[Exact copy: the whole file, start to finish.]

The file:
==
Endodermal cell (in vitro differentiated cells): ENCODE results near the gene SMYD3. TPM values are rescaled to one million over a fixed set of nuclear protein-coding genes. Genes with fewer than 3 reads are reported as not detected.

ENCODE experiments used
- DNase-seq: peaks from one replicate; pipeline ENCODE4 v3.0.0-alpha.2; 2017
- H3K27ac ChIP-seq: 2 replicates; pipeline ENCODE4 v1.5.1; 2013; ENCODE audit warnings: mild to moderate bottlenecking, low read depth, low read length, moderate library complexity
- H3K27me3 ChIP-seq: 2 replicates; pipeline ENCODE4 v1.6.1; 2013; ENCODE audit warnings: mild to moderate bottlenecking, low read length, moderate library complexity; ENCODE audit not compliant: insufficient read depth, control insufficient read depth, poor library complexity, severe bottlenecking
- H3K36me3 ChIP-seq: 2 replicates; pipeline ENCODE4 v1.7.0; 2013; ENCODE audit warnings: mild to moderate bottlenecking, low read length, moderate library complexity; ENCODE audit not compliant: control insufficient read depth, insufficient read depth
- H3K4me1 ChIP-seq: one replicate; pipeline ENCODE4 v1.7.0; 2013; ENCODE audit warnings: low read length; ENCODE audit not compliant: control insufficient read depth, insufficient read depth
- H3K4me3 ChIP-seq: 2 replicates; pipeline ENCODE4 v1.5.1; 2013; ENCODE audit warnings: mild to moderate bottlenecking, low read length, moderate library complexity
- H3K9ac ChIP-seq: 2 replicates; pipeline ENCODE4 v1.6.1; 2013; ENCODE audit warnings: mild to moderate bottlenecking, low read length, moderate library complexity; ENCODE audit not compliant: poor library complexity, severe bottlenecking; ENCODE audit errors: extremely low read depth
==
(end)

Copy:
Endodermal cell (in vitro differentiated cells): ENCODE results near the gene SMYD3. TPM values are rescaled to one million over a fixed set of nuclear protein-coding genes. Genes with fewer than 3 reads are reported as not detected.

ENCODE experiments used
- DNase-seq: peaks from one replicate; pipeline ENCODE4 v3.0.0-alpha.2; 2017
- H3K27ac ChIP-seq: 2 replicates; pipeline ENCODE4 v1.5.1; 2013; ENCODE audit warnings: mild to moderate bottlenecking, low read depth, low read length, moderate library complexity
- H3K27me3 ChIP-seq: 2 replicates; pipeline ENCODE4 v1.6.1; 2013; ENCODE audit warnings: mild to moderate bottlenecking, low read length, moderate library complexity; ENCODE audit not compliant: insufficient read depth, control insufficient read depth, poor library complexity, severe bottlenecking
- H3K36me3 ChIP-seq: 2 replicates; pipeline ENCODE4 v1.7.0; 2013; ENCODE audit warnings: mild to moderate bottlenecking, low read length, moderate library complexity; ENCODE audit not compliant: control insufficient read depth, insufficient read depth
- H3K4me1 ChIP-seq: one replicate; pipeline ENCODE4 v1.7.0; 2013; ENCODE audit warnings: low read length; ENCODE audit not compliant: control insufficient read depth, insufficient read depth
- H3K4me3 ChIP-seq: 2 replicates; pipeline ENCODE4 v1.5.1; 2013; ENCODE audit warnings: mild to moderate bottlenecking, low read length, moderate library complexity
- H3K9ac ChIP-seq: 2 replicates; pipeline ENCODE4 v1.6.1; 2013; ENCODE audit warnings: mild to moderate bottlenecking, low read length, moderate library complexity; ENCODE audit not compliant: poor library complexity, severe bottlenecking; ENCODE audit errors: extremely low read depth